The New Critical Complete Edition of Gustav Mahler’s works is presented by the International Gustav Mahler Society in cooperation with various music publishers, whereby those publishers who held the copyright to the work in question before the end of the protection period are usually involved. The aim of this New Critical Complete Edition is to provide academic, philologically elaborated editions both for musical practice and for historical and analytical research. The sources are sorted, compared, and evaluated in order to determine the main source(s) as the basis for the edition of the respective work and to define the corrective or supplementary role of the other sources.
The focus on practice as well as the peculiarities of the source situation for Mahler’s works led to the decision not to include any correction lists of all deviations between all sources in the Critical Report: this would hardly be of any use to the user. Rather, individual comments, in which a careful selection of aspects worth communicating are made, are listed and commented on, making transparent editorial decisions that require special justification. The accompanying texts include information on the creation of the work, its publication and performance history, as well as a chapter on the editorial features of the respective volume and comments on performance practice.
The core of the content of the Complete Edition consists of all of Mahler’s works, which the composer himself decided to print. There is also a supplement that includes early versions (e.g. the three-movement first version of Das klagende Lied), fragments (e.g. the “Piano Quartet movement”) but also Mahler’s own piano version of Das Lied von der Erde.
Mahler performed his own works throughout his life and made revisions in the process. These revisions mostly concern more precise formulations and a refinement of orchestration; they were a constant companion of Mahler’s compositional activities. Attempts to revise are occasionally already recognizable in the sketches, can be found in short and draft scores, then massively in the revision of the engraving template and are found throug the printing and the performance materials, whereby up to his death Mahler also made revisions to earlier works. Mahler’s revisions usually differentiate between changes that had become necessary for a specific performance and those that he wanted to preserve for future versions.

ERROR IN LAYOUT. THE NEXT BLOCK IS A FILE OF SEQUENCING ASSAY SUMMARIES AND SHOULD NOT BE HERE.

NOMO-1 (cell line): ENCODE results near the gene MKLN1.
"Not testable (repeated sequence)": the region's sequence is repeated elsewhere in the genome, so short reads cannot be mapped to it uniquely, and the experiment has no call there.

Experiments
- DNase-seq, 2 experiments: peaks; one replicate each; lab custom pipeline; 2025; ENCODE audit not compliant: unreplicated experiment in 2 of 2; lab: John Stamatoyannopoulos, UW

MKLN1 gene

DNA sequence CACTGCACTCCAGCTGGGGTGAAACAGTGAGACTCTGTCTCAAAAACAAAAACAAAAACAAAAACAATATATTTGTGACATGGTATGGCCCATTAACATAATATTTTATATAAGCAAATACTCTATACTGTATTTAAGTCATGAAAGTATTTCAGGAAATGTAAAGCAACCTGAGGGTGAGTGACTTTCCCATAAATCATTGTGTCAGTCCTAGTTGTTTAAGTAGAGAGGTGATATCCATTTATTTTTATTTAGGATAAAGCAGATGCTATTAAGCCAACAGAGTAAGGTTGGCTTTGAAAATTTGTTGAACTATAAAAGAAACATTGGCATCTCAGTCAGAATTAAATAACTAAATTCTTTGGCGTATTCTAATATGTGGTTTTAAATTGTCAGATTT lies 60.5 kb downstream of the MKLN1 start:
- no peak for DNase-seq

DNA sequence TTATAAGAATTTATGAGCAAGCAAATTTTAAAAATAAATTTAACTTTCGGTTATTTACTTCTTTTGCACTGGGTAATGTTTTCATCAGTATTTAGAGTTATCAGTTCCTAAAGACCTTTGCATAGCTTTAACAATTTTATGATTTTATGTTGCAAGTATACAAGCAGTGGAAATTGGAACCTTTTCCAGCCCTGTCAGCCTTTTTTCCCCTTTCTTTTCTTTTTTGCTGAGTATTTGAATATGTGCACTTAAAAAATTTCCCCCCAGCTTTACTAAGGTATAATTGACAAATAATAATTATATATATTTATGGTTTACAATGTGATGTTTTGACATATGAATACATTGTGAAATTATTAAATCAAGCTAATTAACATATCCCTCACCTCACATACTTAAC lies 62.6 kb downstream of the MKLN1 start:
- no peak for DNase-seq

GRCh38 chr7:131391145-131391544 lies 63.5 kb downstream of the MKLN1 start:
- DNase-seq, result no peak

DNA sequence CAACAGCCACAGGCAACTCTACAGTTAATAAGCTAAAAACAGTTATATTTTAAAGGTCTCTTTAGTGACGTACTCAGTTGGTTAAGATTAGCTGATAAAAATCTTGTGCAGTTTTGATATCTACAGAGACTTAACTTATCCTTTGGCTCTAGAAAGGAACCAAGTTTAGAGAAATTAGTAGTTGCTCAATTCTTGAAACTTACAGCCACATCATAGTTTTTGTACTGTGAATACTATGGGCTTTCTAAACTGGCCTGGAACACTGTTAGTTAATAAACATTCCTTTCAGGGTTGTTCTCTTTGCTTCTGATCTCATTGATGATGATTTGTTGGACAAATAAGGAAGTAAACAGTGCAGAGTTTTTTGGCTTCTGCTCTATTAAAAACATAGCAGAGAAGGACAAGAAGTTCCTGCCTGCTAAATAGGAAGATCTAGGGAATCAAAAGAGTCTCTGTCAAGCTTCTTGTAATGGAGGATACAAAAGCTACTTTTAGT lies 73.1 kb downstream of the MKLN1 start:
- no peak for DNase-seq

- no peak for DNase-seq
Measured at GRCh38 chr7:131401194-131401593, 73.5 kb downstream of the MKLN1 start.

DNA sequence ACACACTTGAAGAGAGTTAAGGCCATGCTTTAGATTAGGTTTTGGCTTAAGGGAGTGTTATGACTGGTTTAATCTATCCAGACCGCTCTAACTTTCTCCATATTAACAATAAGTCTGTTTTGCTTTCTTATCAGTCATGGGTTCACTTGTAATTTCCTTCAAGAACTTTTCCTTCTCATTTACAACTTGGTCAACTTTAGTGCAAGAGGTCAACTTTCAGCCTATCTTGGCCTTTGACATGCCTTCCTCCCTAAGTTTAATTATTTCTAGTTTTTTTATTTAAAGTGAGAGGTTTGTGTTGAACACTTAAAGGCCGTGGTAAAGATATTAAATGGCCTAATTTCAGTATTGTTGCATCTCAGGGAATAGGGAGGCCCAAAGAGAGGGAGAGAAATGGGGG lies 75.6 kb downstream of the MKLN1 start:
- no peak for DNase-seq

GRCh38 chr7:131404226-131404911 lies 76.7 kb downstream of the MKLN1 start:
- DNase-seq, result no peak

Mahler stated several times that only the latest version of a work is valid for him. It was therefore the intention of the Complete Edition from the very beginning to try to present Mahler’s will as the one “final version.” In some cases, however, early versions of works also deserve attention: They allow enlightening insights into the composer’s workshop and are increasingly attracting the interest of performers and audiences. In any case, however, versions are strictly separated in the New Critical Complete Edition and mixed versions are avoided; this also applies to those songs that are available in piano and orchestral versions.
The New Critical Complete Edition (NKG) differs from the previous Critical Complete Edition (KGA) published between 1960 and 2001 in that the musical texts are newly created instead of, as in the past, taking over the old engraving images and merely repairing them. Since performance materials are also presented in all cases (orchestral parts, choral scores, piano reductions), this new production ensures that the score and performance materials correspond. The second difference is the inclusion of detailed accompanying texts (foreword, critical report, notes, and others) as described above. Finally, the NKG appears in the larger quarto format that was already common in Mahler’s day. The better legibility makes it possible to use the volumes as conducting scores.
Volume V of the Supplement to the NKG, Titan GMW 11,2, an early version of the First Symphony, edited in 2019 by Stephen Hefling, received the German Music Edition Prize BEST EDITION in 2020. In the justification, the jury of the Deutscher Musikverleger-Verband (DMV) acknowledged the editorial achievement of this work: “The edition is modest in design and at the same time beautiful. [...] Furthermore, a lot of praise for the musical notation: many of Mahler’s original annotations have been incorporated into the very neat musical score, so that one comes very close to Mahler’s intention.” In 2023, the NKG volume of the Fourth Symphony GMW 37, published at the end of 2021 and edited by Renate Stark-Voit, received the same award. The jury described the volume as “a scholarly edition that leaves nothing to be desired with beautiful facsimile illustrations that break up the two-column design, an English glossary and a detailed foreword on the genesis, performance and editorial history, and notes on performance practice.”